One of the easiest and most productive things that you can do to protect your identity while traveling is to take the time to alert the bank and credit card companies of your plan. Be sure to let them know your travel dates and destinations. This will give them the heads-up that you may be vulnerable to theft during this time. It will also ensure that they know to expect charges coming from unusual places as well as charges that may be more than what you typically spend. Keeping these institutions informed of your plans can prevent headaches down the road. Besides, many of these institutions allow you to do this online.
Stick to Good Habits When Using Debit and Credit Cards
There are a number of good steps that you can follow when using your debit and credit cards away from home. For example, using an ATM directly at a local bank is safer than getting cash from a restaurant or bar location. These locations are more susceptible to being tampered with, allowing thieves to steal the data from your cards. You should also avoid making financial transactions on public computers, such as in internet cafes or in hotel business centers. Be mindful about keeping all of your payment cards in your sight at all times, particularly when using them at restaurants. Lastly, never give your credit card information out over the phone! You never know when somebody may have nefarious intentions.
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Change Passwords and PINs Just for Your Trip
Before departing for your trip, it’s a good idea to change your passwords and PINs just for the purposes of travel. This will make it more difficult for thieves to get ahold of your financial data. You can always change your passwords and PINs back when you arrive back home. For an extra layer of safety, consider changing all of your passwords and PINs when the trip is over regardless of if you changed them before. This will protect your identity moving forward in the event that this information was stolen while you were away from home.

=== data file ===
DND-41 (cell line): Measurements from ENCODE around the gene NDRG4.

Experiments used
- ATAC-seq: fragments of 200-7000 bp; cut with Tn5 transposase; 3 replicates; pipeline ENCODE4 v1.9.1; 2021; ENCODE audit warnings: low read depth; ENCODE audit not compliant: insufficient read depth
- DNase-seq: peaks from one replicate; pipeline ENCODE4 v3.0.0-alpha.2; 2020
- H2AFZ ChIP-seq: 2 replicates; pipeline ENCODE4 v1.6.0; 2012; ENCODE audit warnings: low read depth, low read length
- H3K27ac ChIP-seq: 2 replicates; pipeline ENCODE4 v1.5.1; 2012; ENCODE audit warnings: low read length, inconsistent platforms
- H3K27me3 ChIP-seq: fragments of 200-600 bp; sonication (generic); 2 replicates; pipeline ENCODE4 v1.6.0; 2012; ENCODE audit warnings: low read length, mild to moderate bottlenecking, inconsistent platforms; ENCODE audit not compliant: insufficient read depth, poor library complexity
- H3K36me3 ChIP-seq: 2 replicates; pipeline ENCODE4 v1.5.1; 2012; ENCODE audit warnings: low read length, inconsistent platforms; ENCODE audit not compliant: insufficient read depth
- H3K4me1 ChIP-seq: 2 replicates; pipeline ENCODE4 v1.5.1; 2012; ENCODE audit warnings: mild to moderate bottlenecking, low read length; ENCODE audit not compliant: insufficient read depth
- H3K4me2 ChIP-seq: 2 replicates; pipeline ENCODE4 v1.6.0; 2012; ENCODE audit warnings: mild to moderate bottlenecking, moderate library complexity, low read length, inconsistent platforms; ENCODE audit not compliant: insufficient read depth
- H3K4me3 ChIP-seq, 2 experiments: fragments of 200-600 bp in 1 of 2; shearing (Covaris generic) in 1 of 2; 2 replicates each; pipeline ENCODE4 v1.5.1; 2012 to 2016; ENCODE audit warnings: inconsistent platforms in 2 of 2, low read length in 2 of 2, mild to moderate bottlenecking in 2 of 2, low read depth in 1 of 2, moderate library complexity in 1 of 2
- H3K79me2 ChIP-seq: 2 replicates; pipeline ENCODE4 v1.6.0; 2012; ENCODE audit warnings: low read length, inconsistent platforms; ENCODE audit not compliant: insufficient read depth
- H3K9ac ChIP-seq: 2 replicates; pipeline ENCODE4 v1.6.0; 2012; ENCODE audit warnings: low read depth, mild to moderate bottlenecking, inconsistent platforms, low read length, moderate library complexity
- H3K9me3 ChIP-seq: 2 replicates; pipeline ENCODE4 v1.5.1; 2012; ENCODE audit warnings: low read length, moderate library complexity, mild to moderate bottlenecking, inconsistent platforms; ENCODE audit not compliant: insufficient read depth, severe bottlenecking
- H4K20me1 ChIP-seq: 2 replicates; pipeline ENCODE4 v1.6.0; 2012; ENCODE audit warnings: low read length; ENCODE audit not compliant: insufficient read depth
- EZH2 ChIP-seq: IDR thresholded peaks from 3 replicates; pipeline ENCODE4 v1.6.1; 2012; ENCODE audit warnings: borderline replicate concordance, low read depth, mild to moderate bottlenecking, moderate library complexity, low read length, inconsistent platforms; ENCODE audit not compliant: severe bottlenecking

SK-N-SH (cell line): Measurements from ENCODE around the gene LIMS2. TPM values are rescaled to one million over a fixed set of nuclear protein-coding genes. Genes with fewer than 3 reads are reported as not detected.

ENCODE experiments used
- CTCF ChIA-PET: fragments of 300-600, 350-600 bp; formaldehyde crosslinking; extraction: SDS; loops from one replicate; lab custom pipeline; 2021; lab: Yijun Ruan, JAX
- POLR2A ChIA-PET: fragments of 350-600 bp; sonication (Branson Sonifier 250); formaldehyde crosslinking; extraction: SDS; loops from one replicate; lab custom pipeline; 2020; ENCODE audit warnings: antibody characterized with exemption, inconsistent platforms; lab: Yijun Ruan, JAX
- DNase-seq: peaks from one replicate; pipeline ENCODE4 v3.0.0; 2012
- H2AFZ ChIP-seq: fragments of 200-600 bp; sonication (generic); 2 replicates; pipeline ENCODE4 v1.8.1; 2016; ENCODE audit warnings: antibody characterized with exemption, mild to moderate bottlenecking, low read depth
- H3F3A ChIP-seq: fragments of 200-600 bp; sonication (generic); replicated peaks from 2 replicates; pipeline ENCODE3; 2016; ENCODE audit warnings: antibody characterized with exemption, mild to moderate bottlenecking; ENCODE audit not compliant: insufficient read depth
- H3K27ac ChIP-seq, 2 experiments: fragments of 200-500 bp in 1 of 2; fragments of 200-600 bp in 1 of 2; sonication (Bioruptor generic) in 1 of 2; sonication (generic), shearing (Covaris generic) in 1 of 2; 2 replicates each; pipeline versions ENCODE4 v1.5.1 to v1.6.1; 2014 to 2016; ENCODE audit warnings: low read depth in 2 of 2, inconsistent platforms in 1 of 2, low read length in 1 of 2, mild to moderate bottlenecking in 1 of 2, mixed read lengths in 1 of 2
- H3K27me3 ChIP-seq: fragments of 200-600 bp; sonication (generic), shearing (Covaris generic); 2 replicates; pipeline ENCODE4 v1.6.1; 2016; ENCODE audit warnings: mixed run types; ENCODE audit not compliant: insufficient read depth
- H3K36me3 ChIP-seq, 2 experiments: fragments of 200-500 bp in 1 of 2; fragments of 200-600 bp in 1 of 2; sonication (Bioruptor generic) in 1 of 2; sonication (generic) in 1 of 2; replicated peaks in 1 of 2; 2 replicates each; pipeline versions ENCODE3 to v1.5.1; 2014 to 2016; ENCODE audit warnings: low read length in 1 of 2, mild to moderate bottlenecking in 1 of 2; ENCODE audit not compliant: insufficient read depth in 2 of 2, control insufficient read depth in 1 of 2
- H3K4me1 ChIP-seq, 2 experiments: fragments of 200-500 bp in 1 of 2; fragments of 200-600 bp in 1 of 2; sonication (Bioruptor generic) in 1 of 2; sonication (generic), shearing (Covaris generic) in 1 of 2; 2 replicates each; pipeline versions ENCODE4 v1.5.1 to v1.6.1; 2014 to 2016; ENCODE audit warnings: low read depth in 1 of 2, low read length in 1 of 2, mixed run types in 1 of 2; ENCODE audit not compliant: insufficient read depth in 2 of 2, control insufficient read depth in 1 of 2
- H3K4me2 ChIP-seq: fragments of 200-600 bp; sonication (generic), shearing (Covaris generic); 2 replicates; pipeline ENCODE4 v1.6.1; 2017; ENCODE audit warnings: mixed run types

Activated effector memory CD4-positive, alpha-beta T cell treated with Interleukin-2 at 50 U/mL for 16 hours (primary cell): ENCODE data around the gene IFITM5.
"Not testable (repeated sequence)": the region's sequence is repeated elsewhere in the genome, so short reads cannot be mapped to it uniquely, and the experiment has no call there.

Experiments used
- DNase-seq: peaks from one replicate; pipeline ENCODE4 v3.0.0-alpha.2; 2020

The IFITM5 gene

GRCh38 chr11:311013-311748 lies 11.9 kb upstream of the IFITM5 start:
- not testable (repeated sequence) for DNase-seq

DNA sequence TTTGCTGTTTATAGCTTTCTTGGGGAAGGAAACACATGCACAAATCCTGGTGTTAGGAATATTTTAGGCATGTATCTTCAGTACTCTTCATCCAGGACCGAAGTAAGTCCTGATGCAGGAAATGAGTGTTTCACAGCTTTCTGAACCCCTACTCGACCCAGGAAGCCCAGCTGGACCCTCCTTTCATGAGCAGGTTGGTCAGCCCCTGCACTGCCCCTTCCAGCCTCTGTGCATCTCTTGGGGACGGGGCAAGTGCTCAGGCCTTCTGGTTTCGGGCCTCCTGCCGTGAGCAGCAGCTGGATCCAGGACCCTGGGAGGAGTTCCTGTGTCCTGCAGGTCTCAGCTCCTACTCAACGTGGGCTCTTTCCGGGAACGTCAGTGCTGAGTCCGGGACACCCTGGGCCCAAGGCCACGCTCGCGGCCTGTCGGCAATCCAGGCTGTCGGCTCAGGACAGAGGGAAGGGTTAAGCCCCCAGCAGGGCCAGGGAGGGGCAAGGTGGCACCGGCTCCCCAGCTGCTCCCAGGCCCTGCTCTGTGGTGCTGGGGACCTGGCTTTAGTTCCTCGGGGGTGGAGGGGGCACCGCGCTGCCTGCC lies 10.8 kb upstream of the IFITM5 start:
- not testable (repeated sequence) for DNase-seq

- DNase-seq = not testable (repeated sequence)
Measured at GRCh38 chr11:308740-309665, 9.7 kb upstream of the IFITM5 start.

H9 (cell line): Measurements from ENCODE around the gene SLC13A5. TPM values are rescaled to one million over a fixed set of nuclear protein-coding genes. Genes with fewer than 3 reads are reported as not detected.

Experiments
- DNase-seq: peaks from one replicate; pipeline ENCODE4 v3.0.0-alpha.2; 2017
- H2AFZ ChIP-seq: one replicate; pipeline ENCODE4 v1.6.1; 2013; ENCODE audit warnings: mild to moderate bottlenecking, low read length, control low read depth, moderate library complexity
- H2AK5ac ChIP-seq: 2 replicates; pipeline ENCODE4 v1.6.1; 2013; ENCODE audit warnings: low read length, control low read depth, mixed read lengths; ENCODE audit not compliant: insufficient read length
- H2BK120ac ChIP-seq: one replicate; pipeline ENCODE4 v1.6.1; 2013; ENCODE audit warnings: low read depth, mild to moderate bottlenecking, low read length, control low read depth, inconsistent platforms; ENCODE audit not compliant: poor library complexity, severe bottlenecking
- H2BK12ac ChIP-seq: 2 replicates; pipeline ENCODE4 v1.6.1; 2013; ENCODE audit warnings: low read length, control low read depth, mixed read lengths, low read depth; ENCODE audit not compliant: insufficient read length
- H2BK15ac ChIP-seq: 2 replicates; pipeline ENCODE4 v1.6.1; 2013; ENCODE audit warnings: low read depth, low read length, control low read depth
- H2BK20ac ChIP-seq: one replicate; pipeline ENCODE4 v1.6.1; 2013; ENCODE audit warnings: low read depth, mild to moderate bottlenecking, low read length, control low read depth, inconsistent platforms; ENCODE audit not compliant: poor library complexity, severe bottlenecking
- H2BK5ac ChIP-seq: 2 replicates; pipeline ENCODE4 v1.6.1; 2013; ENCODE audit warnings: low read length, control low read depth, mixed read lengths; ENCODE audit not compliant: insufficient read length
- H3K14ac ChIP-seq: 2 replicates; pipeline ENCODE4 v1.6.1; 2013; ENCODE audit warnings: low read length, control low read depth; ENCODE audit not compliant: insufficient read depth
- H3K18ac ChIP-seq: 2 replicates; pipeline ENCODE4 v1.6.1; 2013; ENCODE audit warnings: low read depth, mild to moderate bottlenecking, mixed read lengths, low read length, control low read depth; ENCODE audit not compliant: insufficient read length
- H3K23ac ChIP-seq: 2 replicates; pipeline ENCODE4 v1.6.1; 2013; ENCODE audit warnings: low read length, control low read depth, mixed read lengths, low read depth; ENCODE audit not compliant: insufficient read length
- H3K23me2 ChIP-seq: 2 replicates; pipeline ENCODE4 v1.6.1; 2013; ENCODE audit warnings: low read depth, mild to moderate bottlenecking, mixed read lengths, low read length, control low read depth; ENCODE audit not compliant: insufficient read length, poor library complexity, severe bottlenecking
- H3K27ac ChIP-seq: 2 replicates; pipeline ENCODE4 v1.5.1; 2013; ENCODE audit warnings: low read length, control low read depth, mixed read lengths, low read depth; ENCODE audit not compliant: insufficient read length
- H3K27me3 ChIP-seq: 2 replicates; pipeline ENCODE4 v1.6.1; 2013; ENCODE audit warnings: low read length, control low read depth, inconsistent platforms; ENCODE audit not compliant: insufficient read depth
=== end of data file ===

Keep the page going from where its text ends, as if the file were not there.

Pull Your Credit Report as Soon as You Get Back
A discrepancy in your credit report is often the first sign that your identity has been stolen. If you’re not already in the habit of regularly reviewing your credit report, now is the time to do so. A good practice is to review your credit report before you leave for the trip as a baseline check. You then need to check out this report again when you are back home to look for inaccuracies. Do not forget to check your bank accounts when you get back home as well…it’s much easier to fix an error if you catch it early!
Get Identity Theft Insurance
Get some much-needed peace of mind right after booking those cheap last minute flights and consider taking out an identity theft insurance policy. This type of insurance is usually available as an add-on to your standard homeowner’s policy. This specialized policy gives extra protection if your identity is stolen. The policy will help with the costs of clearing your name if you are a victim of identity theft. In addition, the policy will provide professional guidance to walk you through the process of restoring your identity.